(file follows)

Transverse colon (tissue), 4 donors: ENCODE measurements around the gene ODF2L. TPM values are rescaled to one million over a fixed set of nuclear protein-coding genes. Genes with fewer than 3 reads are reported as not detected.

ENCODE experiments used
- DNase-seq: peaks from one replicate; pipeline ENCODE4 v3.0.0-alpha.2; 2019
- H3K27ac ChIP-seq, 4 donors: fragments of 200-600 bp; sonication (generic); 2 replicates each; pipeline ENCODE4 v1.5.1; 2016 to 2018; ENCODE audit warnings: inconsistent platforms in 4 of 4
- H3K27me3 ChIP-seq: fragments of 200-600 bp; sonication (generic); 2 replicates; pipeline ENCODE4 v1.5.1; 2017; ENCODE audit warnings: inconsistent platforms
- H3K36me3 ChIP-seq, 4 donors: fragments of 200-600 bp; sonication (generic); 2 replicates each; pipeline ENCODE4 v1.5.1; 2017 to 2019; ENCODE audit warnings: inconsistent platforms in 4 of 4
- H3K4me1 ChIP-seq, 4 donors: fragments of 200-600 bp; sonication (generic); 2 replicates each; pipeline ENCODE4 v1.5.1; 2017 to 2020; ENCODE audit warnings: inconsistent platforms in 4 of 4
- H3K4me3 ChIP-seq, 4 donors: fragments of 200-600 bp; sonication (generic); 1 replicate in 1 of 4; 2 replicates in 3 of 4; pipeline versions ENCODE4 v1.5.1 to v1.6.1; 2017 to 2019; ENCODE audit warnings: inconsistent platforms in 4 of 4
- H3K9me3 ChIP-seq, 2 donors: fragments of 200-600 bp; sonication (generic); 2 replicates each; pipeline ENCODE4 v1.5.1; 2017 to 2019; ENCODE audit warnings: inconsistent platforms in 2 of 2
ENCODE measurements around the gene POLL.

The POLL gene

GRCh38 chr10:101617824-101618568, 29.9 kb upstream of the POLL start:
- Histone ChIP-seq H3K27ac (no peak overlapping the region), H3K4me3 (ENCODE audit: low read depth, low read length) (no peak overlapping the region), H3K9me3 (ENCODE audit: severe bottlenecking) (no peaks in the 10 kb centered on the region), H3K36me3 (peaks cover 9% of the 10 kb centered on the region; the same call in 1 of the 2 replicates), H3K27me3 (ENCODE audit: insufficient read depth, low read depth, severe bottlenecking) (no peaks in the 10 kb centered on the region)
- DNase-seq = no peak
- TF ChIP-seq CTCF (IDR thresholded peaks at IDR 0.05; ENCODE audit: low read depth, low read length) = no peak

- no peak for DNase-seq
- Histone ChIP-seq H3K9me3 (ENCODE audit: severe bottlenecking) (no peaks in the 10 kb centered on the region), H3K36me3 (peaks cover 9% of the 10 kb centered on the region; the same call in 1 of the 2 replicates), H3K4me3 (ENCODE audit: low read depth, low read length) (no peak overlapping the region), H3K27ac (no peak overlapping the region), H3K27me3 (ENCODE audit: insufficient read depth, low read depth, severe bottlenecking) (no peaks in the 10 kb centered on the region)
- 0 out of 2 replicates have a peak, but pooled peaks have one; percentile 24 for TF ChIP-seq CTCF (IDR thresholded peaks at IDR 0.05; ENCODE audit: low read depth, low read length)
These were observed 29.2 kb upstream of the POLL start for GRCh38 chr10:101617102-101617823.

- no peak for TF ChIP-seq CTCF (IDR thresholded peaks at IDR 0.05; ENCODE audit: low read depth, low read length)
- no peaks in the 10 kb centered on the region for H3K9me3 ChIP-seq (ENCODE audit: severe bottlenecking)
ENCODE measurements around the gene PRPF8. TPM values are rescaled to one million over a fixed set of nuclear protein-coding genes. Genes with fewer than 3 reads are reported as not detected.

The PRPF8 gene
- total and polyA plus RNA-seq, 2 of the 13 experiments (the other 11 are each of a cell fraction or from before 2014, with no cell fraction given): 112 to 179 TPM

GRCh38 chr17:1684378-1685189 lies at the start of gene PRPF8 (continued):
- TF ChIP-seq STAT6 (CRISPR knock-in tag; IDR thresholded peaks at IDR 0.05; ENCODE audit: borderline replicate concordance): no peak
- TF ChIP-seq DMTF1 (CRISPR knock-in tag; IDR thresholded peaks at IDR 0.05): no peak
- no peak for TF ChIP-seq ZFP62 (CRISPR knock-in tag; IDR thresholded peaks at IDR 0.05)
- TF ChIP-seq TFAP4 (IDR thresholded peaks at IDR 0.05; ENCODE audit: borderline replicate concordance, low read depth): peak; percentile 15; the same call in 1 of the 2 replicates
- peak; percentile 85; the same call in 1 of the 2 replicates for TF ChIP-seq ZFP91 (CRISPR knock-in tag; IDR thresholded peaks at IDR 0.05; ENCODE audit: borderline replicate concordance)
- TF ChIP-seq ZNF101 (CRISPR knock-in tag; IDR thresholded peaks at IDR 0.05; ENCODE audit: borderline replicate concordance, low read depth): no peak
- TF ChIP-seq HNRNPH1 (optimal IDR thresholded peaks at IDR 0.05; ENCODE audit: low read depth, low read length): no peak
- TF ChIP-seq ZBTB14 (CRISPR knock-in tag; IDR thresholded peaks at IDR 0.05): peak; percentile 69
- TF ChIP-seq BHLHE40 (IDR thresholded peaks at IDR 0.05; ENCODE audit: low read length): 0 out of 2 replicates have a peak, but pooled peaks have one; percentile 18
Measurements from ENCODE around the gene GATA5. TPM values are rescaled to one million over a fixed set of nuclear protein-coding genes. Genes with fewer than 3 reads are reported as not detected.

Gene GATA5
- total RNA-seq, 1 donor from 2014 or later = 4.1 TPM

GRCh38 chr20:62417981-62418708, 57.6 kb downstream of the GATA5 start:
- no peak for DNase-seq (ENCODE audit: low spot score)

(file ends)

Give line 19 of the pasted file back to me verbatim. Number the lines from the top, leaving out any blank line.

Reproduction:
These were observed 29.2 kb upstream of the POLL start for GRCh38 chr10:101617102-101617823.